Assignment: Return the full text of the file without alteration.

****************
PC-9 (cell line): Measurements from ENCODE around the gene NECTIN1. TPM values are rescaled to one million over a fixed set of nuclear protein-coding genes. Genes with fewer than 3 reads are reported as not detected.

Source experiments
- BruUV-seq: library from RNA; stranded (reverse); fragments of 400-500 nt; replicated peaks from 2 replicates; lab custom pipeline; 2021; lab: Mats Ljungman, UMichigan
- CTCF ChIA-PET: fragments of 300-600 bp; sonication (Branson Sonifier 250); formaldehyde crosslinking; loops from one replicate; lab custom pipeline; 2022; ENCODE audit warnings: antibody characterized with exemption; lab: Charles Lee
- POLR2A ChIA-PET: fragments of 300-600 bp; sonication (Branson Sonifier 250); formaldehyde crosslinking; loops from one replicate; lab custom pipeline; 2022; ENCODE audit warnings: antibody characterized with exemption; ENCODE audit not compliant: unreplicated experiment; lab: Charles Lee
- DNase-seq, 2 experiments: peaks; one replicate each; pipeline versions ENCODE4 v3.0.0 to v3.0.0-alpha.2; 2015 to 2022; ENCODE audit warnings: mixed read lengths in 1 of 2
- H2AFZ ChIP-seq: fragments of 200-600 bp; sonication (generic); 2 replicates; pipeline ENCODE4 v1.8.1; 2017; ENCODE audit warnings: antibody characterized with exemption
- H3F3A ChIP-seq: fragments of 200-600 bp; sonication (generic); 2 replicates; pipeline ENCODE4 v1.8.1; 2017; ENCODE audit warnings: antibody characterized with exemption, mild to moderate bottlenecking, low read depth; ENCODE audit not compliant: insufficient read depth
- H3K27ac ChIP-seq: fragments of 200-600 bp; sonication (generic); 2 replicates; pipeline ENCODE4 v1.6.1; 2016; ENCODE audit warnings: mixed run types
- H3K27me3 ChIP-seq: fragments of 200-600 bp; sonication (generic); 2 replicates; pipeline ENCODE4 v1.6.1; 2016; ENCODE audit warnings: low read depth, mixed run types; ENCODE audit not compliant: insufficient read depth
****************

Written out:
PC-9 (cell line): Measurements from ENCODE around the gene NECTIN1. TPM values are rescaled to one million over a fixed set of nuclear protein-coding genes. Genes with fewer than 3 reads are reported as not detected.

Source experiments
- BruUV-seq: library from RNA; stranded (reverse); fragments of 400-500 nt; replicated peaks from 2 replicates; lab custom pipeline; 2021; lab: Mats Ljungman, UMichigan
- CTCF ChIA-PET: fragments of 300-600 bp; sonication (Branson Sonifier 250); formaldehyde crosslinking; loops from one replicate; lab custom pipeline; 2022; ENCODE audit warnings: antibody characterized with exemption; lab: Charles Lee
- POLR2A ChIA-PET: fragments of 300-600 bp; sonication (Branson Sonifier 250); formaldehyde crosslinking; loops from one replicate; lab custom pipeline; 2022; ENCODE audit warnings: antibody characterized with exemption; ENCODE audit not compliant: unreplicated experiment; lab: Charles Lee
- DNase-seq, 2 experiments: peaks; one replicate each; pipeline versions ENCODE4 v3.0.0 to v3.0.0-alpha.2; 2015 to 2022; ENCODE audit warnings: mixed read lengths in 1 of 2
- H2AFZ ChIP-seq: fragments of 200-600 bp; sonication (generic); 2 replicates; pipeline ENCODE4 v1.8.1; 2017; ENCODE audit warnings: antibody characterized with exemption
- H3F3A ChIP-seq: fragments of 200-600 bp; sonication (generic); 2 replicates; pipeline ENCODE4 v1.8.1; 2017; ENCODE audit warnings: antibody characterized with exemption, mild to moderate bottlenecking, low read depth; ENCODE audit not compliant: insufficient read depth
- H3K27ac ChIP-seq: fragments of 200-600 bp; sonication (generic); 2 replicates; pipeline ENCODE4 v1.6.1; 2016; ENCODE audit warnings: mixed run types
- H3K27me3 ChIP-seq: fragments of 200-600 bp; sonication (generic); 2 replicates; pipeline ENCODE4 v1.6.1; 2016; ENCODE audit warnings: low read depth, mixed run types; ENCODE audit not compliant: insufficient read depth